Recently, The New York Times published an article entitled When Sheltering in Place Puts Your Tax Strategy at Risk (May 15, 2020). The article was timely, relevant, and important to many people who were considering changing their state/city tax situation pre-COVID or, because of COVID, are now questioning their current living situation and the amount of state and city taxes they pay.
The article bounced around between important state concepts such as domicile, statutory residency, and state-sourced income for a nonresident. Without having a good understanding of each concept, or being advised by a tax professional that specializes in this area, readers could easily come away from reading the article not truly understanding what it takes to change one’s residency for state tax purposes.
The terms “domicile” and “residence” are often used synonymously. However, for state tax purposes, the two terms have distinctly different meanings.
The term “domicile” equates to the location of one’s true home. Thus, a taxpayer can only have one domicile at a time. Once an individual establishes a domicile, that location will remain his/her domicile until the person can show with “clear and convincing evidence” he/she intended to both give up their old domicile and establish a new domicile. It is important to note that “giving up one’s old domicile” does NOT require the sale of the person’s home in the old domicile state.
When determining whether a change of domicile has occurred, states typically look to a person’s intent. Many state tax departments and courts look to five factors when determining a person’s "intent" to change domicile. These factors include:
Home - The size, value, and use of the old domicile home as compared with the nature and use patterns of the new domicile residence.
Active Business Involvement – The location of a taxpayer’s continued employment or active participation in a business whether in the new or old domicile.
Time - The location where an individual spends the majority of his/her time.
Items “Near and Dear” - The location of items which have significant sentimental and/or monetary value to the person.
Family Connections - The location of family members.
There are many simple things a taxpayer can do to document their intention to change his/her domicile, such as:
A typical “change of domicile” checklist has about 20-25 items on it. Given the checklist items are typically easy to accomplish, these actions are not viewed as being as significant as the five factors when evaluating a domicile change. Having said that, not doing the checklist items can make a challenge by the state of old domicile much harder to defend.
Most states consider an individual who is domiciled in another state to be a “statutory resident” for income tax purposes (which means subject to tax on one’s worldwide income as if domiciled in the state) if the individual:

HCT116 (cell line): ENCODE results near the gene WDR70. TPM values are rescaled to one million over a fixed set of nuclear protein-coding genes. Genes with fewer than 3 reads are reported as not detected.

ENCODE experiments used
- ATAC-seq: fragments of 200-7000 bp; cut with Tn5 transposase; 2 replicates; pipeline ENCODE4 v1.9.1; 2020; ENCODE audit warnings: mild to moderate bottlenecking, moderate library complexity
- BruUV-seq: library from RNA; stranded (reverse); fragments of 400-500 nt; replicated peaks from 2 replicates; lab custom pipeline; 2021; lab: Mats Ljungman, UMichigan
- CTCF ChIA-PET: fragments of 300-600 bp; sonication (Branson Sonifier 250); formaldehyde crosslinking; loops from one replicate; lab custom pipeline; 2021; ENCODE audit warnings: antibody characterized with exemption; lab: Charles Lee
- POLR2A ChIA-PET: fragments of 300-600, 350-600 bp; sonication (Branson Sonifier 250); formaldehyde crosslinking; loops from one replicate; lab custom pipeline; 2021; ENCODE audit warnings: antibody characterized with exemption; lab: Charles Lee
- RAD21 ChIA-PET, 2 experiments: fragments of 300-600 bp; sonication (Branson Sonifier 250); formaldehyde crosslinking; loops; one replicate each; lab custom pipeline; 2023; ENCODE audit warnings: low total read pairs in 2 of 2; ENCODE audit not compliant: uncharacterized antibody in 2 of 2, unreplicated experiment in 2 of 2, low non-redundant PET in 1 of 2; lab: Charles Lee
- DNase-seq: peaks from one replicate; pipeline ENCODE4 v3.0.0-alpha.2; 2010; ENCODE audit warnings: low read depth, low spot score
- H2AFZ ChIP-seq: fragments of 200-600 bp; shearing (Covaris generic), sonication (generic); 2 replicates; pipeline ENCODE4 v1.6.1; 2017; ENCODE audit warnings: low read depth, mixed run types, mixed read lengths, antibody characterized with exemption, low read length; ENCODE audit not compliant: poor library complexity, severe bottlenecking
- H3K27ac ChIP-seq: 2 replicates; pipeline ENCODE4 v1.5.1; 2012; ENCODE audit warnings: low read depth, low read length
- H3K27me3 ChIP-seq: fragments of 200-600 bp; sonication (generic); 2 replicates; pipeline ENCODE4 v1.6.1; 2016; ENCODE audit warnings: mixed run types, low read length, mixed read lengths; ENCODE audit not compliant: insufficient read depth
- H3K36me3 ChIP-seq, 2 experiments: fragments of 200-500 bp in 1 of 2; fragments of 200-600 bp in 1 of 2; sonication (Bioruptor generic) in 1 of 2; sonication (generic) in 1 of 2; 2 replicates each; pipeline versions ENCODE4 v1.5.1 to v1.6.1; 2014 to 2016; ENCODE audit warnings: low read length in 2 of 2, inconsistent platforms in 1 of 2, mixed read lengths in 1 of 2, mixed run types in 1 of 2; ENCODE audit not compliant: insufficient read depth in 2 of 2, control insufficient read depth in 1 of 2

Two additional considerations taxpayers need to understand with respect to statutory residency are:
A person who is neither a domiciliary nor a statutory resident is classified as a nonresident. Nonresidents are only subject to tax on income earned in the state. Examples of income “earned” in a nonresident state can include (but not limited to):
Potential COVID-19 Domicile/Residency Considerations
The first step in evaluating a change in one’s domicile is to ascertain the location of the person’s current domicile. As previously noted, a person can only have one domicile at a time and once a domicile is established it remains as such until the individual can show with clear and convincing evidence that both their intent and actions indicate giving up the old domicile and establishing a new one.
The following examples show how the domicile rules may apply in our current COVID-19 environment.
In response to a “Stay-At-Home order,” Jane leaves her New York City apartment on March 1, 2020 and moves into her much larger vacation home in East Hampton, New York. Jane continues to work remotely for her New York City-based company. Jane does not intend to move back to her New York City apartment until a vaccine is introduced and the pandemic is under control. She wants to avoid paying New York City personal income tax on her 2020 income but is not willing to give up her apartment.
Joe, his spouse, and their children left their New York State home on March 1, 2020 due to COVID and moved into their Miami home. Their Miami home is similar in size to their home in New York. Joe wants to become a Florida domiciliary but also maintain his existing home in New York.
It is critical that before a taxpayer undertakes the process of changing domicile that he/she has a clear understanding of the domicile and statutory residency rules in the jurisdiction they currently reside in. In addition:
Finally, given the significant financial drain the COVID-19 pandemic has had on states and cities, it is expected these jurisdictions will put an increased effort into identifying taxpayers that claimed a change in residency during 2020 and 2021. Given this likelihood, the historical high standards a taxpayer faced in proving a change in domicile (i.e., “clear and convincing evidence”) most likely just got higher.
About the Authors
David Seiden is a partner and practice leader for Citrin Cooperman’s State and Local Tax Practice and can be reached at firstname.lastname@example.org or 212-225-9505. Eugene Ruvere, is a State and Local Tax Practice partner in Citrin Cooperman’s White Plains office and can be reached at email@example.com or 914-949-2990. Rena Genauer, is a State and Local Tax Practice manager, in Citrin Cooperman’s New York office and can be reached at firstname.lastname@example.org or 212-225-9551.